All quiet in Budapest

 

ALONG WITH the Israelis, the Irish were big players in Hungarian commercial property – and have suffered in the downturn. Country clubs, new business parks and up-market residential developments were all within the investment range of Paddy the Investor during the boom.

In the previously moribund restaurant areas of Budapest, the Irish brought many evenings of good fellowship – and generous tips – to the newly opened diners, especially on the conclusion of investment deals.

Alas, all’s changed. Liszt Ferenz square, off the capital’s Utca, once a vibrant area of evening entertainment, is notably quiet, with only a handful of restaurants open, where two years ago there were dozens. Much of its clientele came from Ireland, as Hungary boomed with foreign investment after years of stagnation.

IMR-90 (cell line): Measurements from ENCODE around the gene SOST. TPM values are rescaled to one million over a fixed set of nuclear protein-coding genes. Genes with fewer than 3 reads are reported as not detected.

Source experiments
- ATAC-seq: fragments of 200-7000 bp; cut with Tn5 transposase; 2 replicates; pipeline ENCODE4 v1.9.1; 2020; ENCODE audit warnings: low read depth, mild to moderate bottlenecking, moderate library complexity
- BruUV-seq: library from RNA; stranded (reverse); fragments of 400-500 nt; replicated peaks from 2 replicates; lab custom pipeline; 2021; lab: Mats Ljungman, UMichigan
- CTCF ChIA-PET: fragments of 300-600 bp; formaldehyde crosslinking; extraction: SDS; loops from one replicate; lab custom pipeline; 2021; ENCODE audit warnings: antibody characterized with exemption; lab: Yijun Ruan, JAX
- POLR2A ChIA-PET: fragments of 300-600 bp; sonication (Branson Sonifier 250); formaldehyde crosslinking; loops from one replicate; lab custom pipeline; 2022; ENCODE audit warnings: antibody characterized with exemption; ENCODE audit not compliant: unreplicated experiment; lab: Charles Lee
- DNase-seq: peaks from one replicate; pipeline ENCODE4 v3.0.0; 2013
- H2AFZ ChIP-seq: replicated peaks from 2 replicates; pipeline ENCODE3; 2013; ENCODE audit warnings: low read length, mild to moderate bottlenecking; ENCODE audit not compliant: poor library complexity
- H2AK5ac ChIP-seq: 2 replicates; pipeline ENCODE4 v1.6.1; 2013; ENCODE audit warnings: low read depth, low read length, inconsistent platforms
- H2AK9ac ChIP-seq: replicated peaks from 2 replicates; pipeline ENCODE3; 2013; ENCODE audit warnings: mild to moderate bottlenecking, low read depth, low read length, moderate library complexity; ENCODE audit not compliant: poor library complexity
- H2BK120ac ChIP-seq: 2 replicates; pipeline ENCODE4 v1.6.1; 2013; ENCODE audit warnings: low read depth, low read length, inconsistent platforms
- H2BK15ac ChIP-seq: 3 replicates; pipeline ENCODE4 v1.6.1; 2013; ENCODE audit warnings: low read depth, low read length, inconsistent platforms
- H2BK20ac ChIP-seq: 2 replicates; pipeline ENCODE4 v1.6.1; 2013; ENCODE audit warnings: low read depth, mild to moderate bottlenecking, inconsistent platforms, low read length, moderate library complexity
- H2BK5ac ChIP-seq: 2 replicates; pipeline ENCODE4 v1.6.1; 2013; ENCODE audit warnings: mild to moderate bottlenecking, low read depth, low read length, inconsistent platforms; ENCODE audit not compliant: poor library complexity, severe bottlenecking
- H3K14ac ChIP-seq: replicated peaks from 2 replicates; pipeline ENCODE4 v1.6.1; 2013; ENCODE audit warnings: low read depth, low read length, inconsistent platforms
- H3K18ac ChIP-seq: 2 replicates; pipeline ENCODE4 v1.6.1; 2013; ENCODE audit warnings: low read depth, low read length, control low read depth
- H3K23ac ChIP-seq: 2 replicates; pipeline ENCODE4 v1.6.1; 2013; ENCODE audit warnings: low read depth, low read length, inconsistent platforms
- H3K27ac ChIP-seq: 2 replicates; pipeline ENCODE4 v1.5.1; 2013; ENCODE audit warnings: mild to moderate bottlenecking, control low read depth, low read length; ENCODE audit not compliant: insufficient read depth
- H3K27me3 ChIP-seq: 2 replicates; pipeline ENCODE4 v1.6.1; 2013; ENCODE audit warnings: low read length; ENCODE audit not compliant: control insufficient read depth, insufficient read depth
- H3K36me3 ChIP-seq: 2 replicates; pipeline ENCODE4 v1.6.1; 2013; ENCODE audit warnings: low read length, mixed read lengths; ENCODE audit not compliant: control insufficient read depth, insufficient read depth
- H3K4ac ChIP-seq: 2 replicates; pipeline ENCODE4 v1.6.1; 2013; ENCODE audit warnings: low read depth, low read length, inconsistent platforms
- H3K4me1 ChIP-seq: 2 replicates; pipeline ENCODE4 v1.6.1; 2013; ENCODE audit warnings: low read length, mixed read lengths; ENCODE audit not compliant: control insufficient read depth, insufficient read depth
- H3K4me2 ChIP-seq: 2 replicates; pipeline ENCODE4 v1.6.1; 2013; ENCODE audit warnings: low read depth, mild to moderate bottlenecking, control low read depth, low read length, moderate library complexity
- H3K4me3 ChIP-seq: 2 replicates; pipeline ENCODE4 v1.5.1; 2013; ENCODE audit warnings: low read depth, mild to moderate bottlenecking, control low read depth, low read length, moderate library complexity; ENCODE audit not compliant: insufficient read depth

In spite of efforts by the government to stimulate commercial property transactions, that segment of the market remains stubbornly stagnant. From January, tax on sales, similar to our much-maligned stamp duty, was reduced from 10 to 4 per cent – but its effect has still to be registered in uplift.

Along the commercial areas, the signs above the streets are wearily familiar. Elado (for sale) and eligado (for rent) with very few eladva (sold!) However, the Irish who bought smaller units in residential blocks are faring better. Budapest is a capital city with a (reduced) constant demand for one and two-bedroom quality apartments. Several developments are entirely Irish-owned and surviving the downturn, because of the letting locations.

As for the legions of taxi-drivers who bought into Bulgaria, the news is grim. In one development in Varma, a seaside resort where nothing was built before the Irish came a-buying, the devaluation from two years ago is a staggering 80 per cent. In the Europe-wide recessions, Bulgaria has probably the highest proportion of recently-built ghost-towns on beautiful beaches, mostly funded by Irish investors.